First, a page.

reasons why those individuals should choose employment with the firm rather than
with other companies who are interested in hiring them. This often leads to the need
to differentiate the employer in the eyes of potential employees in some manner,
often relying on a combination of benefits, opportunities for advancement and a
desirable day-to-day culture in the workplace.
With employer branding, the focus is on convincing prospective employees that
a given company is the best employment option available, and is most likely to
provide the individual not only with stable employment but also other benefits that
will improve the quality of his or her life. This is because the process of employer
branding requires identifying qualified personnel, then proactively targeting those
personnel for hiring. As part of this phase of the branding process, many companies
work closely with universities and other institutions of learning to evaluate the
qualifications of students as they graduate and prepare to enter the work force.
Doing so makes it possible to market the company to those students, possibly
winning them over before competitors have the chance to make an offer.
Even within the wider community, employer branding is often used to help make
people aware of not only what the company looks for in the way of employees, but
also what employees receive in return for their committed service. While this
includes offering wages and salaries that are competitive within the job market, it
also involves providing benefits such as health insurance, pension plans, and other
perks that are proven to attract certain types of employees. In addition, the company
will seek to distinguish itself in some manner that is likely to further attract people
with specific skill sets.
The exact components used in employer branding will vary, depending on the
nature of the business and the skill sets it requires of its employees. In areas where
competition for qualified employees is particularly aggressive, employers will often
match or exceed monetary benefits but also offer additional benefits that are likely to
inspire a sense of pride and identity within employees, a factor that not only helps to
attract the right people but also aids in building employee loyalty and making sure
the business can benefit from the talents of those employees for many years to come
[M. Tatum 2014].
4. The growing significance of employer branding
Employer image and employer branding have become important topics for most
employers in recent years, as more and more companies realize that the demographic
and social changes outlined above are a real strategic and competitive threat to their
future.
Organisations are using branding as a strategic tool in today’s business
environment with increasing regularity. Although brands and branding are not new
ideas, firms are applying them to more diverse settings where the role of branding is
becoming increasingly important. Branding can be described as the process of
developing an intended brand identity. It is often used to differentiate products and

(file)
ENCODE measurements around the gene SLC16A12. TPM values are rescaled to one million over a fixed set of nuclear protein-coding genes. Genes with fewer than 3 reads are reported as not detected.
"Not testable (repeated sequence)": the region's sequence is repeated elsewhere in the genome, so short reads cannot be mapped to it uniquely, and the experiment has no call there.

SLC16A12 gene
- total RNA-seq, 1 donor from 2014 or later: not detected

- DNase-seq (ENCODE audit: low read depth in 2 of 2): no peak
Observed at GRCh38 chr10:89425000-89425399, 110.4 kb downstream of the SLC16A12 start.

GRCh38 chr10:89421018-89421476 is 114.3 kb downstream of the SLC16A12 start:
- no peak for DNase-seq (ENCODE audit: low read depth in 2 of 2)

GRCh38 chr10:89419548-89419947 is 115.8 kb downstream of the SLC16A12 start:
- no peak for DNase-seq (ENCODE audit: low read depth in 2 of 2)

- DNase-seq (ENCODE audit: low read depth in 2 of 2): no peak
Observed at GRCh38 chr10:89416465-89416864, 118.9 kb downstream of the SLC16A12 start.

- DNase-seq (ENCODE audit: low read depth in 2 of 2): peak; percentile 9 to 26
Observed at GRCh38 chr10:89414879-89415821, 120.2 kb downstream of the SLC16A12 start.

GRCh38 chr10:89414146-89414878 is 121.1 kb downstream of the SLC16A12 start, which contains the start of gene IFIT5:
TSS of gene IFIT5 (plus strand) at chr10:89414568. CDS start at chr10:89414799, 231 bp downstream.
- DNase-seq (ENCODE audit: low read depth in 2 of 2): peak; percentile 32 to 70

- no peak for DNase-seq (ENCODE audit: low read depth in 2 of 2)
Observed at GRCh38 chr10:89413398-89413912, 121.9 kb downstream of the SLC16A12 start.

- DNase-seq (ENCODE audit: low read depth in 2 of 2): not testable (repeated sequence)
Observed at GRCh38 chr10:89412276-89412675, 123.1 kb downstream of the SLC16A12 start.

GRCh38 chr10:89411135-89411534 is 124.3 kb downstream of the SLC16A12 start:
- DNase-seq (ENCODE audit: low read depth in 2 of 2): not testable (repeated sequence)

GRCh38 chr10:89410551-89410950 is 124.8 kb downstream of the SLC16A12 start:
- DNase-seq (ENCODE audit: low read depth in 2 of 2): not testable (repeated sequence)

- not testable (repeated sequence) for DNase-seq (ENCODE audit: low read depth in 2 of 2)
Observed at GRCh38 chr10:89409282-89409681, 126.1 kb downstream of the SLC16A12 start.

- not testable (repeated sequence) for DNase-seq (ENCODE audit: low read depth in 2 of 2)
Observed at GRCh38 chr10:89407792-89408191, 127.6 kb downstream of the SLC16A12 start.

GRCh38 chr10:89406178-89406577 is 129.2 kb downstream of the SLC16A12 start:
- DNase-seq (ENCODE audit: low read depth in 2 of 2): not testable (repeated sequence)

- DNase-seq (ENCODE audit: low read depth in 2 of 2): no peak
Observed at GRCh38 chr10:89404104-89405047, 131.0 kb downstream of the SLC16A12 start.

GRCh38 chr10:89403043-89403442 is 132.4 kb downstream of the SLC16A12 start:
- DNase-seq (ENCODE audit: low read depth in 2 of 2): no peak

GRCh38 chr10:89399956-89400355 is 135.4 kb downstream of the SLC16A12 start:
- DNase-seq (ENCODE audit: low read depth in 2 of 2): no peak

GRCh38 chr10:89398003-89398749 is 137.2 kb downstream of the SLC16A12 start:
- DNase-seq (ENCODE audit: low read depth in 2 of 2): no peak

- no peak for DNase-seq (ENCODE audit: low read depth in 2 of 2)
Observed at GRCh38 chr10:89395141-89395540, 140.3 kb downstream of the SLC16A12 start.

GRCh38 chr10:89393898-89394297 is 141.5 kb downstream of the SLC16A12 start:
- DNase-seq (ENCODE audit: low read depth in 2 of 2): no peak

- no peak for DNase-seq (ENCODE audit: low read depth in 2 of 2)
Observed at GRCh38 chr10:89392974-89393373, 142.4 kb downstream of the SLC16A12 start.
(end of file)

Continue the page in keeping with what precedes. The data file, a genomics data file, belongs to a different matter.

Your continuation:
companies in order to build economic value for both the consumer and the company.
It is concerned with the attraction, engagement and retention initiatives targeted at
enhancing a company’s employer brand.
Employer branding is a relatively new approach toward recruiting and retaining
the best possible human talent within a recruiting environment that is becoming
increasingly competitive. The term is often used to describe how organisations
market their offerings to potential and existing employees, communicate with them
and maintain their loyalty “promoting both within and outside the firm, a clear view
of what makes a firm different and desirable as an employer” [Backaus, Tikoo 2004,
p. 120]. Employer branding has the potential to be a valuable concept for both
managers and scholars. Managers can use employer branding as a shade under
which they can channel different employee recruitment and retention activities into a
coordinated human resource strategy. Accordingly, employers can control brand
power to engage their employees in emotional ways to achieve change, outstanding
results or increase attraction and retention.
Organisations have found that effective employer branding leads to competitive
advantage, helps employees internalize company values and assists in employee
retention. It plays a significant role in influencing employee’s perceived
differentiation, affinity, satisfaction and loyalty. Research findings emphasised the
importance of an employer brand with the results highlighting the complexity in its
management, as no one aspect has a dominant influence on outcomes relevant to the
employer. An issue which sprang up was which function within an organisation
should be tasked with managing the employer brand. According to a survey of 1,889
Personnel Today readers with responsibility for recruitment, the most often it is
Marketing department (41%), HR and Corporate communications (25% each). This
exclusive survey also reveals that 95% of respondents believe employer branding is
‘important’, with 80% saying that it will become even more so [Willock 2005].
While organisations increasingly recognize that the strengthening of the
employer-employee relationship and their attractiveness, future profitability and